Among the many memorable lines from Rodrigo Duterte's run for the presidency was this colorful threat to Chinese leaders: If elected, he would personally ride a jet ski across the South China Sea to plant the Philippine flag on the Spratly Islands that are claimed by both countries as their own. Just past 100 days into his controversial reign, Duterte headed north this morning instead, arriving in Beijing — by airplane.
Indeed, much has changed in these few short months. Though he has garnered the most attention for the violent anti-drug countdown at home that has left more than 2,300 dead, Duterte has also made waves internationally. Not only has he had shockingly harsh words for both President Obama and Pope Francis, Duterte seems intent on overturning a half-century of foreign policy built around tight relations with U.S.
This helps to explain today's soft landing in China to meet President Xi Jinping. Playing world powers off of each other is a favorite tactic of ambitious leaders of smaller regional players. But there may also be reasons closer to home for Duterte, who himself is of Chinese descent. At a forum last week Duterte had this message for Filipino businessmen: "Study the Chinese style. It's an innate thing in them, the art of doing business," he said.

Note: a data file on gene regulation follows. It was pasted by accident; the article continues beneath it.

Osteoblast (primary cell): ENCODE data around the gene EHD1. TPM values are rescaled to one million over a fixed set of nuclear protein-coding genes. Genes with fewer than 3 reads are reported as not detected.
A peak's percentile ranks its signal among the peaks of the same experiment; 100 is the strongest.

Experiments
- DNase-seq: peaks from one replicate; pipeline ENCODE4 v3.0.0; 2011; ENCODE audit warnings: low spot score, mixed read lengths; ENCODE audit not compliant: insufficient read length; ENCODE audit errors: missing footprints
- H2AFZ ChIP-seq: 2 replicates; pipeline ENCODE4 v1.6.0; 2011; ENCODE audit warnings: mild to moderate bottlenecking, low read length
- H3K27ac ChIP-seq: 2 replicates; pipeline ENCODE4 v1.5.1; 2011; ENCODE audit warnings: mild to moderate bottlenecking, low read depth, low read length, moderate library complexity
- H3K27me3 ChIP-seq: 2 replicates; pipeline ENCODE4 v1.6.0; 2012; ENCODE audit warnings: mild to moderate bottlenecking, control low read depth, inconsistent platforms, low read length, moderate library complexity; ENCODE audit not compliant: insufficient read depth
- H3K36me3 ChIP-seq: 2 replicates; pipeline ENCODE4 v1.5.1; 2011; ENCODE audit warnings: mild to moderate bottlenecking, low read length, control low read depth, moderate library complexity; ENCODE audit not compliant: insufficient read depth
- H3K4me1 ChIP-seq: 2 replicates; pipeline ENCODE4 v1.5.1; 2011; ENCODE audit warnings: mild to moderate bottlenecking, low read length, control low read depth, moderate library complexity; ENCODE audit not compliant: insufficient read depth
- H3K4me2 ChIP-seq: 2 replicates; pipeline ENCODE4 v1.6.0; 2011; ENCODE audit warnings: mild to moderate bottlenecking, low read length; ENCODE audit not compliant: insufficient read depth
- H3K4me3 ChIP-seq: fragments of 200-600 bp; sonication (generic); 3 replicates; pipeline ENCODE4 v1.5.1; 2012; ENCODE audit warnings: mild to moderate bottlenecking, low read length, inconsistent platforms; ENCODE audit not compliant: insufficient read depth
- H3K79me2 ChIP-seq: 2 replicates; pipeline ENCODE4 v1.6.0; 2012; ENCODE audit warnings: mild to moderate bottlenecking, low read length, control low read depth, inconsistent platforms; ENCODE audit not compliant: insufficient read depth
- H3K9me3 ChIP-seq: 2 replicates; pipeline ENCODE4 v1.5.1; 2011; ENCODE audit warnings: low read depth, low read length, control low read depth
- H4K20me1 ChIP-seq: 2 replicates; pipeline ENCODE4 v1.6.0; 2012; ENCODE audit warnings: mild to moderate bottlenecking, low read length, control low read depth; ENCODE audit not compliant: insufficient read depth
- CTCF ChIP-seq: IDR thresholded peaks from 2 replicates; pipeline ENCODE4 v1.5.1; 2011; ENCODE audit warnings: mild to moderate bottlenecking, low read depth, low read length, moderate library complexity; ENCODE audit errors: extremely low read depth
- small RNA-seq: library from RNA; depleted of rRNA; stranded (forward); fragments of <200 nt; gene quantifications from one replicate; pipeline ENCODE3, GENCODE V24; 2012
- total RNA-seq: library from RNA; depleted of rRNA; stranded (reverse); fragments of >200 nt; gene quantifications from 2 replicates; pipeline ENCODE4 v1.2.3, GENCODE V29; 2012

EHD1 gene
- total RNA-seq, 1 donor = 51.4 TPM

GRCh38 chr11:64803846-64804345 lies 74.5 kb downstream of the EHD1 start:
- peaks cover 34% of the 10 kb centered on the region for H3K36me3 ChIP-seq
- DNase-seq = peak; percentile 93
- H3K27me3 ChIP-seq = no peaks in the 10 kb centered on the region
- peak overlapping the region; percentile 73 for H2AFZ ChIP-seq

Yesterday, on the eve of his visit, which would include some 400 Filipino business leaders, Duterte spoke with the state Chinese news agency Xinhua: "Some other countries know we are short of money, but instead of helping us, all they had to do was just to criticize. China never criticizes," he said. "They help us quietly. It's part of the sincerity of the people." Duterte's is yet another immigrant story, and his state visit to China is one more foreign business trip.
WHAT TO LOOK FOR TODAY
- Barack Obama to welcome Italian PM Matteo Renzi, for the last state dinner of Obama's presidency.
- Super Typhoon Haima aims for the Philippines .
- Rock & Roll Hall of Fame to announce its 2017 inductees.